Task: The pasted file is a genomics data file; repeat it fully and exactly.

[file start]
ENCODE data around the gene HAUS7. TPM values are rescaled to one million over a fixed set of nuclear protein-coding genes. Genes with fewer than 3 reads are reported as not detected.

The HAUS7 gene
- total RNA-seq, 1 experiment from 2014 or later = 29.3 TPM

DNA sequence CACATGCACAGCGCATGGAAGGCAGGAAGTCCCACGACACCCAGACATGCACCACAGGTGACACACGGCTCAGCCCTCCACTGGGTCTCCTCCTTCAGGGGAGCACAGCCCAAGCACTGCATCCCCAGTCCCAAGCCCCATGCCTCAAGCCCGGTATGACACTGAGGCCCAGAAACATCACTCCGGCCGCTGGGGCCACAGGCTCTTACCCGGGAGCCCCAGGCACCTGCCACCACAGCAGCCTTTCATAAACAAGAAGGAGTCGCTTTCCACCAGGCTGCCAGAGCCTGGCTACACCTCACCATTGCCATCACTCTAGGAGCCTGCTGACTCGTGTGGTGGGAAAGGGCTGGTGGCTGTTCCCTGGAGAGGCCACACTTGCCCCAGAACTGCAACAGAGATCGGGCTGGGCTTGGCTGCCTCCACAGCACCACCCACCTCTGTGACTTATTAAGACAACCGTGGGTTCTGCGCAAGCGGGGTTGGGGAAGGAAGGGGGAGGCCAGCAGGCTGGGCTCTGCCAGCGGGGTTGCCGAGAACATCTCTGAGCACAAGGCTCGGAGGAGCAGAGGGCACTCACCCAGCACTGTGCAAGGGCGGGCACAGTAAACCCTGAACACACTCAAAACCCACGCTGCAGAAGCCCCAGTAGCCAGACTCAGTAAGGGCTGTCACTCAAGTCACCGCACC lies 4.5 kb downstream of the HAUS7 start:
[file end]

ENCODE data around the gene HAUS7. TPM values are rescaled to one million over a fixed set of nuclear protein-coding genes. Genes with fewer than 3 reads are reported as not detected.

The HAUS7 gene
- total RNA-seq, 1 experiment from 2014 or later = 29.3 TPM

DNA sequence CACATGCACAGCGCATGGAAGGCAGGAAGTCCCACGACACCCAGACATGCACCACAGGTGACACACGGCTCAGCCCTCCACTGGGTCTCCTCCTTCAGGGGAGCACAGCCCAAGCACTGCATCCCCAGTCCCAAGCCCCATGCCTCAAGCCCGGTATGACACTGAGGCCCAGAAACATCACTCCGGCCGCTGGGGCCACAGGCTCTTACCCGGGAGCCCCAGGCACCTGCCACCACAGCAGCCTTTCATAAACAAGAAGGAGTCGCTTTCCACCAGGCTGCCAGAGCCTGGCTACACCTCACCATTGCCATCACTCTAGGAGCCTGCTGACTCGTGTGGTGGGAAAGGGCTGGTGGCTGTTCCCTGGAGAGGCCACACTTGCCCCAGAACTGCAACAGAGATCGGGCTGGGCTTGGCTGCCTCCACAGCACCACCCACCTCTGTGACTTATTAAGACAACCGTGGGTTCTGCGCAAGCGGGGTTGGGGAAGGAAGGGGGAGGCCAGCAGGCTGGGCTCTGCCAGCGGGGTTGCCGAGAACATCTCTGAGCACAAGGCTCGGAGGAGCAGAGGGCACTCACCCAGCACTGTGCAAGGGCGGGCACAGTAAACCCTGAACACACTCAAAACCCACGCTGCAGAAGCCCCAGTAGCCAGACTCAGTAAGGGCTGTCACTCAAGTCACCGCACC lies 4.5 kb downstream of the HAUS7 start: